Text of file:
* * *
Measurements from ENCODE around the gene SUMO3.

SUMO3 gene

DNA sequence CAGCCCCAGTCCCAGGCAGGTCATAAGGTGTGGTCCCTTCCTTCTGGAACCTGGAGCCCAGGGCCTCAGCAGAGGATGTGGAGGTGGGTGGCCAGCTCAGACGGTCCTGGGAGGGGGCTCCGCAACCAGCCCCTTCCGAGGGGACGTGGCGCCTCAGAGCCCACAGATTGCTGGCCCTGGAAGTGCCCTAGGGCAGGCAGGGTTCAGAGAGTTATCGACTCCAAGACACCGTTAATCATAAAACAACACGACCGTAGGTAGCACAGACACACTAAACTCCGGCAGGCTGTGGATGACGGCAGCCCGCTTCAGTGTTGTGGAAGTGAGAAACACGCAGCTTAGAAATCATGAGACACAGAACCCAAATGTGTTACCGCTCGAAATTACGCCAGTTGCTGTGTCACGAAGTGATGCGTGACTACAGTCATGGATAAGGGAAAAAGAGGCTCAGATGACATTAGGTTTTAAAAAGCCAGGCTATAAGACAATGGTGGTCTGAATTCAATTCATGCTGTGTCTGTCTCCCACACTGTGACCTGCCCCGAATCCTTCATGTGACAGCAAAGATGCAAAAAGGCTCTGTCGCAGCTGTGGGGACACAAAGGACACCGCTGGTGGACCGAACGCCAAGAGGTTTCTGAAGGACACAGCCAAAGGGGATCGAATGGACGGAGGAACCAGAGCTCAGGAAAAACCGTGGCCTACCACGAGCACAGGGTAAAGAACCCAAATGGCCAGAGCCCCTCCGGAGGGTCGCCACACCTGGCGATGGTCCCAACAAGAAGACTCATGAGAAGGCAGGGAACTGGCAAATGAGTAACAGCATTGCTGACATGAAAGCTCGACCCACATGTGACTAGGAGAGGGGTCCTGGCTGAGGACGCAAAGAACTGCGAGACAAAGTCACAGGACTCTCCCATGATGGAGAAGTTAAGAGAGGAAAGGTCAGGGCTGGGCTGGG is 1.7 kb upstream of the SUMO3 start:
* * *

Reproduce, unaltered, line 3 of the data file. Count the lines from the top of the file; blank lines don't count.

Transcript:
DNA sequence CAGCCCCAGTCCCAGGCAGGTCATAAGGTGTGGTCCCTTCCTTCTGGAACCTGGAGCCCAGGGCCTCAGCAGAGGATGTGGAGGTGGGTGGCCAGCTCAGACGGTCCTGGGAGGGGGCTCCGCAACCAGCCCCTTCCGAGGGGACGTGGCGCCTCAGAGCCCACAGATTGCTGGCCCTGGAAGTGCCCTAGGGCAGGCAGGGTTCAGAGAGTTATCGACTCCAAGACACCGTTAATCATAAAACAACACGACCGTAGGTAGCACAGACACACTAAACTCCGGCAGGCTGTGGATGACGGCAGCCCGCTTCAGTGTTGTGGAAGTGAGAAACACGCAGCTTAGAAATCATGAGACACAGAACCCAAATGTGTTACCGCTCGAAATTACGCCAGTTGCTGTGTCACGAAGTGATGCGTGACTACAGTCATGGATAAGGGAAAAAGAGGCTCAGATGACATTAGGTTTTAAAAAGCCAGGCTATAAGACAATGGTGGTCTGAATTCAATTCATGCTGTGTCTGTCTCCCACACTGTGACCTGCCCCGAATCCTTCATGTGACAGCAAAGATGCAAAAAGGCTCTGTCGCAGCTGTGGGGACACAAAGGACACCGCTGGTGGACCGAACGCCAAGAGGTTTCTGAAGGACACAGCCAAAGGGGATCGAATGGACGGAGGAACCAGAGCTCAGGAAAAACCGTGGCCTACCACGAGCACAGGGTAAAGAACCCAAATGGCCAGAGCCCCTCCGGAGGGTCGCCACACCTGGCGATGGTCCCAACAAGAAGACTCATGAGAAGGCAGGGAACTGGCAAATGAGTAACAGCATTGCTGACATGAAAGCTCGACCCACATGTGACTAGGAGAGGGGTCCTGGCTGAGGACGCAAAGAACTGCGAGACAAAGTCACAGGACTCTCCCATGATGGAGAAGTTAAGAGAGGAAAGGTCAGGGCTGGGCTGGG is 1.7 kb upstream of the SUMO3 start: